The same thing can be said of the “Equal Marriage Rights” campaign. A clear demand that unites people and groups, but sets aside the trickier differences around issues like the nature of marriage under Capitalism.
The problem is that unity is often couched in ideological terms based on agreement with scientific principles, e.g., what amount of atmospheric CO2e amount is considered a “safe climate”; or whether 2 degrees is an appropriate target to aim for.
Unity needs to be based on actual strategic or tactical issues. Some examples of these might be: do we need a revolution or not; is it more important to find the best messaging, or do we need to build networks on the ground; is door knocking a useful tactic or not; etc, etc. It would be great to use the Climate Summit as a space to brainstorm some of these.
I strongly believe the challenge of building unity is a problem of leadership. We need leadership that puts collective interest ahead of self-interest with a long term vision for growing a culture that fosters unity and challenges egotistical, selfish behavior. The climate leadership needs to guard against individualizing forces and the disruptive behavior of self serving individuals wanting to get their way at the expense of the group.
Leadership is a space or forum for getting together and working out what to do next. It is not a hierarchical representative body that makes decisions in the interest of others. In that sense the ‘leaders’ in the climate movement need to consciously cultivate an non-exclusionary environment based on patience; respect; constructive healthy debate; democracy and teamwork. I intend to develop these ideas further in later pieces.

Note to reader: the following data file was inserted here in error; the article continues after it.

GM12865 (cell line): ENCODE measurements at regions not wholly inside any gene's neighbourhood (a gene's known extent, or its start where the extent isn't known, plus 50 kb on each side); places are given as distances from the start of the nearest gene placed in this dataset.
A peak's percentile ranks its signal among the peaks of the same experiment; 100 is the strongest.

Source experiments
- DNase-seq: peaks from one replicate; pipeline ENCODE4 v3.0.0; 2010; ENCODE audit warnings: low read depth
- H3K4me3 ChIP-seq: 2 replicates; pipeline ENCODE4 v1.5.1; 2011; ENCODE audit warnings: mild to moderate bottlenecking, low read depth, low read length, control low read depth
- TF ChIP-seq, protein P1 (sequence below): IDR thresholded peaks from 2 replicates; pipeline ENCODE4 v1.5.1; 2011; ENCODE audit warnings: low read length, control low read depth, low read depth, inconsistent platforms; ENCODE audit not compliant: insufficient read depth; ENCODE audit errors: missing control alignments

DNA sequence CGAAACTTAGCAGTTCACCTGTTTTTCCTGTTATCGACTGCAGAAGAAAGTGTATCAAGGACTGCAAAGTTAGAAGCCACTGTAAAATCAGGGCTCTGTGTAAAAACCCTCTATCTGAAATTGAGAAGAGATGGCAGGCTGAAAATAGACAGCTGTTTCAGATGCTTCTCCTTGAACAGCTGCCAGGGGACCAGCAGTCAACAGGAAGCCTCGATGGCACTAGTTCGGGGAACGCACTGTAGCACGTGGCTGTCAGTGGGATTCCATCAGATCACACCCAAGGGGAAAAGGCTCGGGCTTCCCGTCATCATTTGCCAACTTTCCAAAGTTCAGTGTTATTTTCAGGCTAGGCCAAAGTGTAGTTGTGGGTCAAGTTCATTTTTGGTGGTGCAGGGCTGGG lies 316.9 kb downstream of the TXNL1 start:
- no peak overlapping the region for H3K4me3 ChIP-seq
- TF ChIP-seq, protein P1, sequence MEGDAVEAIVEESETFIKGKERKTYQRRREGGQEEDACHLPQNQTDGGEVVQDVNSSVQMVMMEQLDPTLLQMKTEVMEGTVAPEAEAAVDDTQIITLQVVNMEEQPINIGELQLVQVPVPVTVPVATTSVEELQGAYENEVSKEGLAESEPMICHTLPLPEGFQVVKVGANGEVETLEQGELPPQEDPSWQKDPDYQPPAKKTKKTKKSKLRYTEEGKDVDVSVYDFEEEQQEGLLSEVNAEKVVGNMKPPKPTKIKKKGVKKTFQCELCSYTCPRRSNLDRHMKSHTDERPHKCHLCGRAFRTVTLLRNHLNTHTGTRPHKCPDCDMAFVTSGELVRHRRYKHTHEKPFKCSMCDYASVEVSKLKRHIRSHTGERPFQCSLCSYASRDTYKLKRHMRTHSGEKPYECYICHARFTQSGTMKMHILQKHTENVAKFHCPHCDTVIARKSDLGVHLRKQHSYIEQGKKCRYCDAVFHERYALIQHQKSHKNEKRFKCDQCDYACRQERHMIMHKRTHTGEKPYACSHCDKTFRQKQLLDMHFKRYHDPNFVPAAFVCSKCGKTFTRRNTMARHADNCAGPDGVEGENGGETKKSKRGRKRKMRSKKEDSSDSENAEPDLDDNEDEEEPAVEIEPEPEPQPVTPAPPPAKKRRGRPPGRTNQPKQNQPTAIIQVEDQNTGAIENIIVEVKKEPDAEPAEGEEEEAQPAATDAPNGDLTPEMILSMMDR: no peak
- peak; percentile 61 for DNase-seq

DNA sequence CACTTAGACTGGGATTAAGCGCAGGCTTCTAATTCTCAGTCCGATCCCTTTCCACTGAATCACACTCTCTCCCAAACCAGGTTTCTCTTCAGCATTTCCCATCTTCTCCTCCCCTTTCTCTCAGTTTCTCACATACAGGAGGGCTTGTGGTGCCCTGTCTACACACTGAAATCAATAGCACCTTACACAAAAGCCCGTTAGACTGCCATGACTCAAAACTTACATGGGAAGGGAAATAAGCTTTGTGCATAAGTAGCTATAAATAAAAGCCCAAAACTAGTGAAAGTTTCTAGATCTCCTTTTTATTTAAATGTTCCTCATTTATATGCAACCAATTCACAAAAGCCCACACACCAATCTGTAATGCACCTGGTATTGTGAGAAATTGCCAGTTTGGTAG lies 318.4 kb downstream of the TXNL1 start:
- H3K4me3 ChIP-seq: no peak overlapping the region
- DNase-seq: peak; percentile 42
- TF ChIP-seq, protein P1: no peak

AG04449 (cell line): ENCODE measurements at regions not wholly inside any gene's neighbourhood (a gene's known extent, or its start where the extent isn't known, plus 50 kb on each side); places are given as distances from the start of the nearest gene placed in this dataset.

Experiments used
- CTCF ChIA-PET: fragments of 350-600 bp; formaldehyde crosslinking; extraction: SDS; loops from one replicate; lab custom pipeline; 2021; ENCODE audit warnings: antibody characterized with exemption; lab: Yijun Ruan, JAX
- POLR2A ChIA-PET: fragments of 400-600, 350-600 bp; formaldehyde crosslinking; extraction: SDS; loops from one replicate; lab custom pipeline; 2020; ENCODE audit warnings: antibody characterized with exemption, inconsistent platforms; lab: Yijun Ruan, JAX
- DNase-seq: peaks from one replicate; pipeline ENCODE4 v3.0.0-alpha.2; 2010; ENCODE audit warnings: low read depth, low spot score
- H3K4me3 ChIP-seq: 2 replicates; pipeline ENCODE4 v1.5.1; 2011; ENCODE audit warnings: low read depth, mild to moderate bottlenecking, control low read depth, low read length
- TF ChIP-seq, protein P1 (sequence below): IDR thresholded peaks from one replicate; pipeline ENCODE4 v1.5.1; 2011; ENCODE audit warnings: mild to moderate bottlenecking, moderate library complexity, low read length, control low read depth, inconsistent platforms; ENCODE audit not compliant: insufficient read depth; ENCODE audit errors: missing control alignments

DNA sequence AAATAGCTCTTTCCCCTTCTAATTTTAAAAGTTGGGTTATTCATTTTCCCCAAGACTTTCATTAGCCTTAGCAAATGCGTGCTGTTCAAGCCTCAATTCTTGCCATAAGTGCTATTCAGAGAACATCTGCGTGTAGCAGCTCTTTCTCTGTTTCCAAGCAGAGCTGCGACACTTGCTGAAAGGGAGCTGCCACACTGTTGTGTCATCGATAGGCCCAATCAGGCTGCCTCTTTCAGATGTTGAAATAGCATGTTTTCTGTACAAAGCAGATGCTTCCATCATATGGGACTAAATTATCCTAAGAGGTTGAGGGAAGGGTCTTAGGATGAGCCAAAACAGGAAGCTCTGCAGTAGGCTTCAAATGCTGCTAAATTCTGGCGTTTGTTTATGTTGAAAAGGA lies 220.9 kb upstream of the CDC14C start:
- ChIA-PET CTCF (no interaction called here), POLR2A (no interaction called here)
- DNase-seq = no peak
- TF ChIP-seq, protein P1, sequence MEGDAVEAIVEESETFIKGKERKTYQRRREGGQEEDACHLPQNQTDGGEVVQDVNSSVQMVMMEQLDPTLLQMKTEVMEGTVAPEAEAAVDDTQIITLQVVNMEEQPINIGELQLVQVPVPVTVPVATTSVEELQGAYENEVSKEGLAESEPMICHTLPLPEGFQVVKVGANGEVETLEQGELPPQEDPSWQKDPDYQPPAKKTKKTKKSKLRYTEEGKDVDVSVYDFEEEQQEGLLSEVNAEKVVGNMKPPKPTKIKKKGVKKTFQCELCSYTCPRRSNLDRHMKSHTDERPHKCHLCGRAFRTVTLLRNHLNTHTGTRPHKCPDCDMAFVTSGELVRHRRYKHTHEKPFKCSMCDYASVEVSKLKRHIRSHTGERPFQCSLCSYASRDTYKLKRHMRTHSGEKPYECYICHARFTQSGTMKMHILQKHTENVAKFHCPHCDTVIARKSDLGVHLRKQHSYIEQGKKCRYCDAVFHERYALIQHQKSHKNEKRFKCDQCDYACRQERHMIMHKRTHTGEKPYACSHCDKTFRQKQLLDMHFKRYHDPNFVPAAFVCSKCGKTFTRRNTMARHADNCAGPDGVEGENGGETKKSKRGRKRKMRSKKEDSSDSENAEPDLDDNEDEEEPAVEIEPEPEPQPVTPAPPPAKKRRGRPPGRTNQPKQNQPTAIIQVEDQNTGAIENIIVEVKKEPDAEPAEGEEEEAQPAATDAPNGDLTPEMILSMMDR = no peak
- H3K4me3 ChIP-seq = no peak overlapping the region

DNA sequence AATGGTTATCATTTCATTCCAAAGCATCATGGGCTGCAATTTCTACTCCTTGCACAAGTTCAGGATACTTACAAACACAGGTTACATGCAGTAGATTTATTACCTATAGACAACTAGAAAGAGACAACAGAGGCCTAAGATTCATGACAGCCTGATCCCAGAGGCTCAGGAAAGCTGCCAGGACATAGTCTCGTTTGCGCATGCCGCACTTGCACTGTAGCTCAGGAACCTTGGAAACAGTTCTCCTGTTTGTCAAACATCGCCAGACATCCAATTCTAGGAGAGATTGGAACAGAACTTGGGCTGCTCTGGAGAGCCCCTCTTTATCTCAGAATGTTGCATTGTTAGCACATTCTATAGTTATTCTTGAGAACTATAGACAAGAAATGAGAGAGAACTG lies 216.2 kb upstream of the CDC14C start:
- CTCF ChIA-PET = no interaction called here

Granted I work at Beyond Zero Emissions, which has certainly not been at the forefront of this attitude. Whilst I don’t write this with my BZE hat on, I do recognize this has been a weakness of the organization. I’d like to think the organization has started to address this and I believe there is a broad view amongst the group that it needs to start seriously rebuilding alliances.
Now we have all had a large dose of fear and dread around the latest news on climate change I hope we can shift the debate to what needs to be done to build a successful movement.
I think we need to put to the backs of our minds the approaching (or potentially lapsed) deadlines, and accept the reality that it is going to take a large amount of time and work in order to build the grassroots social movement capable of winning the political power necessary to stop climate change.
We need to build genuine unity and develop strong bonds/camaraderie between climate activists as an antidote to the grinding down we face under the weight of the challenge.
Finally, continuing from his observation about love, Che went on to say:
“The revolutionary leaders must have a large dose of humanity, a large dose of a sense of justice and truth to avoid falling into dogmatic extremes, into cold scholasticism, into isolation from the masses. They must struggle every day so that their love of living humanity is transformed into concrete deeds, into acts that will serve as an example, as a mobilizing factor.”